Faculty Advisor

David S Adams

Faculty Advisor

Elizabeth F Ryder

Faculty Advisor

Daniel G Gibson

Abstract

"Alzheimer’s disease (AD) is a neurodegenerative disorder that leads to dementia in adults. The mechanism of neurodegeneration is thought to involve the extracellular production of a highly toxic A-beta peptide that engages cell surface receptors to induce cellular oxidative stress and apoptosis, but the signal transduction pathways that lead to A-beta induced cell death are unknown. We previously showed that a human ependymin neurotrophic peptide mimetic (hEPN-1) can promote cell survival in an in vitro AD model system. This initial observation was extended in this thesis by investigating the mechanism of A-beta induced apoptosis and hEPN-1 induced survival. Immunoblots were used to assay the total cellular levels of specific caspase proteins. The results show that A-beta induced apoptosis uses an extrinsic caspase pathway involving caspases-2 and -3, and that hEPN-1 treatment can reduce those caspase levels. A caspase activity assay showed that A-beta increased caspase-3/7 activity, while hEPN-1 treatment lowered it. Moreover, in vivo studies with AD transgenic mice showed that hEPN-1 treatment increased antioxidative superoxide dismutase levels in brain. Thus, hEPN-1 holds potential as a therapeutic to treat the underlying neurodegenerative cause of AD, not merely its symptoms as with other currently approved AD drugs."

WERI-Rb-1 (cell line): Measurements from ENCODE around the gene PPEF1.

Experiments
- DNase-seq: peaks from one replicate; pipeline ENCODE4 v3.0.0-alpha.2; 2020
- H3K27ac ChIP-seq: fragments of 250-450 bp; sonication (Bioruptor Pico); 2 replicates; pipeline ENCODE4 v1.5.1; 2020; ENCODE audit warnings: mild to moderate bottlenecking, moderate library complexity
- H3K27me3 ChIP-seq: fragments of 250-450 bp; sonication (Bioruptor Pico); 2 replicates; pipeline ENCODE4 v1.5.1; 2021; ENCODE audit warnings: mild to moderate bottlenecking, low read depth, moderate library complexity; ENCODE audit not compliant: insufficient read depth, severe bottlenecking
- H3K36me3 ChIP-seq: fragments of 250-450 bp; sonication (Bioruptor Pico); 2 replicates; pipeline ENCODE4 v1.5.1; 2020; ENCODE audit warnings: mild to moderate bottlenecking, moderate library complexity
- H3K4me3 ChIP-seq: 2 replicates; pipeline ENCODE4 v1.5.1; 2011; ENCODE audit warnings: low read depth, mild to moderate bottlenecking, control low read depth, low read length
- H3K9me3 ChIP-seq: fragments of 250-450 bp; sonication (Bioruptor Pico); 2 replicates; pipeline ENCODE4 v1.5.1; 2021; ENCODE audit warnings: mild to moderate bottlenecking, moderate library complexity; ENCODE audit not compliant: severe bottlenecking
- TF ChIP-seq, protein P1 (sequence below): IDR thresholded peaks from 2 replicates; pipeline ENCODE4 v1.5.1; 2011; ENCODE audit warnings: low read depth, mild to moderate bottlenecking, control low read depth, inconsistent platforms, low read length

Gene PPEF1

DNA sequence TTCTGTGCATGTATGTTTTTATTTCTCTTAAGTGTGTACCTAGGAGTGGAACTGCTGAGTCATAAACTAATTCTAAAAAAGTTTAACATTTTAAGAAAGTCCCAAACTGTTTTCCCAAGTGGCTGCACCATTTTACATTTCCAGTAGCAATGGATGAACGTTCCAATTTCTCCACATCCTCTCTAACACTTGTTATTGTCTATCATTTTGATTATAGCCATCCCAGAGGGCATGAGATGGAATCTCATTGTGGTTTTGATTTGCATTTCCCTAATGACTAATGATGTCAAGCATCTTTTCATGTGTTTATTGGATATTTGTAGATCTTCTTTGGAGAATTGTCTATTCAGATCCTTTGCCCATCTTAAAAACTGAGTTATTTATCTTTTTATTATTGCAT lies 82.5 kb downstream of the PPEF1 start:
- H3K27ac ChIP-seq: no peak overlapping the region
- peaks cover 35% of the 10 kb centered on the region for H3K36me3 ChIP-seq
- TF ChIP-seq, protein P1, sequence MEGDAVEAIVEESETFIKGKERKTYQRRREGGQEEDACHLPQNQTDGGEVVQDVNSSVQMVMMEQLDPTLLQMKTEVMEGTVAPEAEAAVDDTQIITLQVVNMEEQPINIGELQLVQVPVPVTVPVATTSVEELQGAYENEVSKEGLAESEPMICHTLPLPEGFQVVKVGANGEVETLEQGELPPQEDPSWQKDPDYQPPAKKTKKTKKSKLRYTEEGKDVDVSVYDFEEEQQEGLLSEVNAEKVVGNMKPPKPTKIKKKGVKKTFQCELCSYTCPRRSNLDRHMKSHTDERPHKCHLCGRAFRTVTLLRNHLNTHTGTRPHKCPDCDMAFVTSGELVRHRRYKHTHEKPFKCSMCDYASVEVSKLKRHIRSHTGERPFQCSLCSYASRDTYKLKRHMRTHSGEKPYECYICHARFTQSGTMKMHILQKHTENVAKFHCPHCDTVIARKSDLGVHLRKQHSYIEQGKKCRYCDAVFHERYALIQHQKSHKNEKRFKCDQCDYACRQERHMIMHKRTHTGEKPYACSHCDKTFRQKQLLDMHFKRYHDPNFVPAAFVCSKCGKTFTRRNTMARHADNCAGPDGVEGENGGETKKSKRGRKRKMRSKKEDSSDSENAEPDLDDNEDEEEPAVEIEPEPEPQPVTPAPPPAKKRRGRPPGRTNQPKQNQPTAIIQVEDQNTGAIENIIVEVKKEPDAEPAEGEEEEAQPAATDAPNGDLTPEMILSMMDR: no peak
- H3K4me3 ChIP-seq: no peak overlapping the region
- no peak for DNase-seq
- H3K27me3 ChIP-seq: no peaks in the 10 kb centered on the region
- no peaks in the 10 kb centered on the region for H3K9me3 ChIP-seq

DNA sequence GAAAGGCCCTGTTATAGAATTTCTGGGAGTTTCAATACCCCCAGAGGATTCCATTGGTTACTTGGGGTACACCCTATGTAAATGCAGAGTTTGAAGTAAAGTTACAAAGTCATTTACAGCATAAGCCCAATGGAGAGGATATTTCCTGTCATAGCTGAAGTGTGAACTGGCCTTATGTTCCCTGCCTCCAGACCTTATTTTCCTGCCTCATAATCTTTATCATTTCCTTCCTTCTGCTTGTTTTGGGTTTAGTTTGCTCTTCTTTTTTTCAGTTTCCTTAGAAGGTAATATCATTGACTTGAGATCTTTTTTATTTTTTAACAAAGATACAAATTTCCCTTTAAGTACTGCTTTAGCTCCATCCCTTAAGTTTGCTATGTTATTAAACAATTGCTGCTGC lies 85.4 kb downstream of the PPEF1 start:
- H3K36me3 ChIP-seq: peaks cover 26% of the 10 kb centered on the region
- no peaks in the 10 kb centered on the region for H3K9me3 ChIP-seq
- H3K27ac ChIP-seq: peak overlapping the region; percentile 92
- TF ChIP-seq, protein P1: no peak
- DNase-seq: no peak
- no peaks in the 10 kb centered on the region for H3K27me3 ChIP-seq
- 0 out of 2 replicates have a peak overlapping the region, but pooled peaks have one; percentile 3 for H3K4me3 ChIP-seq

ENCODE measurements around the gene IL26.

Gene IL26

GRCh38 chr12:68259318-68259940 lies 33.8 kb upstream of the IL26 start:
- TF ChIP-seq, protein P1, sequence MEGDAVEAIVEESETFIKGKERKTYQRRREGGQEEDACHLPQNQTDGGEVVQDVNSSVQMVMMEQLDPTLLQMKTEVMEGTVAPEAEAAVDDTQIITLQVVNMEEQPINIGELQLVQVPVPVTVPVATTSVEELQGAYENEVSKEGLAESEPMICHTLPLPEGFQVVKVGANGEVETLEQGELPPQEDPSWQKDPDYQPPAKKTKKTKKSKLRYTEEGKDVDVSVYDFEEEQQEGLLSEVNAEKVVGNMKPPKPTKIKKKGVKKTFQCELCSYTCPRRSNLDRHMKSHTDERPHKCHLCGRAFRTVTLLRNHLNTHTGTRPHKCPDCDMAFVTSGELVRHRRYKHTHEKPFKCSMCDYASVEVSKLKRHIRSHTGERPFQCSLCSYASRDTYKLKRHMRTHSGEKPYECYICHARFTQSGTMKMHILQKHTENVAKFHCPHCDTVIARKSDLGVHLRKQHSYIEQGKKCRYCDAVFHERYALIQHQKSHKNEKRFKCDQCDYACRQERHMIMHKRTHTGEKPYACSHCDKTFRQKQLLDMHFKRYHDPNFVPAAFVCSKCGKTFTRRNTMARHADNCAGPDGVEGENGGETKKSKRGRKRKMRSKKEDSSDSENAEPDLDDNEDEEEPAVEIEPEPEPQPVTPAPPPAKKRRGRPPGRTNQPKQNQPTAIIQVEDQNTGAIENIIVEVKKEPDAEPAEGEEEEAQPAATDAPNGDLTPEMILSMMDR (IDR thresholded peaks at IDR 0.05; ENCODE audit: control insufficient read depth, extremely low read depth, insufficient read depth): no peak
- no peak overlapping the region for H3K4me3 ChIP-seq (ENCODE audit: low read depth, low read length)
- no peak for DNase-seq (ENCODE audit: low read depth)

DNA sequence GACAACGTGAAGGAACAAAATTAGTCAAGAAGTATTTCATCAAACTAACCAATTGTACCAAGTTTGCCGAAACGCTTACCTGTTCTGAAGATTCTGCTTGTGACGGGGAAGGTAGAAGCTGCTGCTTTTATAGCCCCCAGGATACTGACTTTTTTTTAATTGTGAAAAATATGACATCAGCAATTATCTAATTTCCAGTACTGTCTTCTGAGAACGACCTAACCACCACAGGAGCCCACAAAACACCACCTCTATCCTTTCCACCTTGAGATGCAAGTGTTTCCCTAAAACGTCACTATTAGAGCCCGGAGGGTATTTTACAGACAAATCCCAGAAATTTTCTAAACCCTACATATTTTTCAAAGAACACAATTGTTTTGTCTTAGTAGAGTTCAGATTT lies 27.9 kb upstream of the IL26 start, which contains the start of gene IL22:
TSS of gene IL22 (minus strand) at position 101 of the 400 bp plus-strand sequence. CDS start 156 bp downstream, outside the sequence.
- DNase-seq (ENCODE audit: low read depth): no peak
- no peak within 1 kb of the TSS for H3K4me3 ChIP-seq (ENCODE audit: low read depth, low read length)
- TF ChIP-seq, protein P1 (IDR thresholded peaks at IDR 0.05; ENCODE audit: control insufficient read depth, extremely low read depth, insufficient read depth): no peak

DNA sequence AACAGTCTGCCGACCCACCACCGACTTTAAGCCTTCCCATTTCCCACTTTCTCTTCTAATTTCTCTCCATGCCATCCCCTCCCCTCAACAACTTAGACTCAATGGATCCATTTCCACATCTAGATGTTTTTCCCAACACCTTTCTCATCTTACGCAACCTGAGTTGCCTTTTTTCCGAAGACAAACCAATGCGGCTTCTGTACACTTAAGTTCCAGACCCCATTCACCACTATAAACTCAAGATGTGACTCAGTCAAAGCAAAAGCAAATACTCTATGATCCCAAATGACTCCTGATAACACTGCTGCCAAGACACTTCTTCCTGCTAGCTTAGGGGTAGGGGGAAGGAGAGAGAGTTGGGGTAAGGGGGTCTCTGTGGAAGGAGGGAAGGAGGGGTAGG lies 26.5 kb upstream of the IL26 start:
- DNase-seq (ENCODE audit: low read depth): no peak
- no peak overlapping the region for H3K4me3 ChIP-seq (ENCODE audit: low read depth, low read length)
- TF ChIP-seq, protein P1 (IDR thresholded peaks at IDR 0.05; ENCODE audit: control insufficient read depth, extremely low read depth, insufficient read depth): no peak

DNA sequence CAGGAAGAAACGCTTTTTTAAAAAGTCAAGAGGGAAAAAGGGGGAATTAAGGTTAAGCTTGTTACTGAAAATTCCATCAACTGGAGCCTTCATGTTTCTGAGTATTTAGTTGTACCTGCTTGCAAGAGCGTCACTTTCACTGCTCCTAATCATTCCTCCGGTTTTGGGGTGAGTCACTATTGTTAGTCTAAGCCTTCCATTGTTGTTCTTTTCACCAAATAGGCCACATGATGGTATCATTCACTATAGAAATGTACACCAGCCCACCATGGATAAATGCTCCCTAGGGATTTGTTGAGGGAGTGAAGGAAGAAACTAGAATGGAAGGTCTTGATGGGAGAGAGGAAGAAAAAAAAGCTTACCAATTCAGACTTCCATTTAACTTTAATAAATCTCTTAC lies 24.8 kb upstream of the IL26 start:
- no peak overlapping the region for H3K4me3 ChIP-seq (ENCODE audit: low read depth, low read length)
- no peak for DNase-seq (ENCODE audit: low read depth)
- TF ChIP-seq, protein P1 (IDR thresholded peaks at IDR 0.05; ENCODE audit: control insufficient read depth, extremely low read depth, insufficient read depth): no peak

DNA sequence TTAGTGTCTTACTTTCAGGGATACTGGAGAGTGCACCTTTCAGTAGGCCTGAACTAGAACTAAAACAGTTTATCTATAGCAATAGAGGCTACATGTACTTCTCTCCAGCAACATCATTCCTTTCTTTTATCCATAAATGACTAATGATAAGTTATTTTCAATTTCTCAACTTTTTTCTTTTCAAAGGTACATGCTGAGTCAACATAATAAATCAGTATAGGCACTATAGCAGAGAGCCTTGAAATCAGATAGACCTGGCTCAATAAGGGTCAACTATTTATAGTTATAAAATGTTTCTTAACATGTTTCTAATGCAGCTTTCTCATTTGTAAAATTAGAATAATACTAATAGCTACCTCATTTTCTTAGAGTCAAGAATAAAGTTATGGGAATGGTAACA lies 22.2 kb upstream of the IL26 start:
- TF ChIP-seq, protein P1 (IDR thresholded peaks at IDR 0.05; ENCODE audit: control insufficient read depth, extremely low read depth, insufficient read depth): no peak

Publisher

Worcester Polytechnic Institute

Degree Name

MS

Department

Biology & Biotechnology

Project Type

Thesis

Date Accepted

2007-07-16

Accessibility

Unrestricted

Subjects

Alzheimer's, Ependymins, Caspases, SOD, Alzheimer's disease, Molecular aspects, Apoptosis, Ependymin, Caspases

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